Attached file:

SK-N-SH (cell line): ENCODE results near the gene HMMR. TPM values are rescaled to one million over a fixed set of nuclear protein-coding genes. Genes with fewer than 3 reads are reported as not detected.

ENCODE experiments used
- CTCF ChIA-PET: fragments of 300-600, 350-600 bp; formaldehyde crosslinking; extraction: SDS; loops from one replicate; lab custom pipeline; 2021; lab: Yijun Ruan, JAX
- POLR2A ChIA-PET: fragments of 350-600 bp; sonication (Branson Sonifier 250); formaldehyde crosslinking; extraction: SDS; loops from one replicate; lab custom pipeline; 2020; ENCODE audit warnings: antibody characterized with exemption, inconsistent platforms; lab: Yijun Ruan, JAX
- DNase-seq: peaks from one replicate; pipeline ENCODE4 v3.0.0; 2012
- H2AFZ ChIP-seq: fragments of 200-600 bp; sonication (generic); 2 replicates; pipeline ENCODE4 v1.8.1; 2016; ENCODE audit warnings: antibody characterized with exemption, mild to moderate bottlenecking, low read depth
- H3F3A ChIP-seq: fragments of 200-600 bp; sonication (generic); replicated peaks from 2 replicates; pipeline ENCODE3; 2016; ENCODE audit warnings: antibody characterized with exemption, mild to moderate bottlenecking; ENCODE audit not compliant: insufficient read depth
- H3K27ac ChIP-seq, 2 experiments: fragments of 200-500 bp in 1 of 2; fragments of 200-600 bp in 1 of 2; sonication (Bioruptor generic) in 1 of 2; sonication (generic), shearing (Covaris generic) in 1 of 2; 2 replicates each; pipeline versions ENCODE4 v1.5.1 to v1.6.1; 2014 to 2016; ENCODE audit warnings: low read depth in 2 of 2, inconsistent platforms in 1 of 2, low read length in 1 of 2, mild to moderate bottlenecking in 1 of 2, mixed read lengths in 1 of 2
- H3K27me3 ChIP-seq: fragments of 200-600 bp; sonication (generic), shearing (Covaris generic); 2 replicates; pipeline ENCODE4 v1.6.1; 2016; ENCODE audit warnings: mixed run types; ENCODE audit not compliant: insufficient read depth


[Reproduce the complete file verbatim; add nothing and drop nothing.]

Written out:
SK-N-SH (cell line): ENCODE results near the gene HMMR. TPM values are rescaled to one million over a fixed set of nuclear protein-coding genes. Genes with fewer than 3 reads are reported as not detected.

ENCODE experiments used
- CTCF ChIA-PET: fragments of 300-600, 350-600 bp; formaldehyde crosslinking; extraction: SDS; loops from one replicate; lab custom pipeline; 2021; lab: Yijun Ruan, JAX
- POLR2A ChIA-PET: fragments of 350-600 bp; sonication (Branson Sonifier 250); formaldehyde crosslinking; extraction: SDS; loops from one replicate; lab custom pipeline; 2020; ENCODE audit warnings: antibody characterized with exemption, inconsistent platforms; lab: Yijun Ruan, JAX
- DNase-seq: peaks from one replicate; pipeline ENCODE4 v3.0.0; 2012
- H2AFZ ChIP-seq: fragments of 200-600 bp; sonication (generic); 2 replicates; pipeline ENCODE4 v1.8.1; 2016; ENCODE audit warnings: antibody characterized with exemption, mild to moderate bottlenecking, low read depth
- H3F3A ChIP-seq: fragments of 200-600 bp; sonication (generic); replicated peaks from 2 replicates; pipeline ENCODE3; 2016; ENCODE audit warnings: antibody characterized with exemption, mild to moderate bottlenecking; ENCODE audit not compliant: insufficient read depth
- H3K27ac ChIP-seq, 2 experiments: fragments of 200-500 bp in 1 of 2; fragments of 200-600 bp in 1 of 2; sonication (Bioruptor generic) in 1 of 2; sonication (generic), shearing (Covaris generic) in 1 of 2; 2 replicates each; pipeline versions ENCODE4 v1.5.1 to v1.6.1; 2014 to 2016; ENCODE audit warnings: low read depth in 2 of 2, inconsistent platforms in 1 of 2, low read length in 1 of 2, mild to moderate bottlenecking in 1 of 2, mixed read lengths in 1 of 2
- H3K27me3 ChIP-seq: fragments of 200-600 bp; sonication (generic), shearing (Covaris generic); 2 replicates; pipeline ENCODE4 v1.6.1; 2016; ENCODE audit warnings: mixed run types; ENCODE audit not compliant: insufficient read depth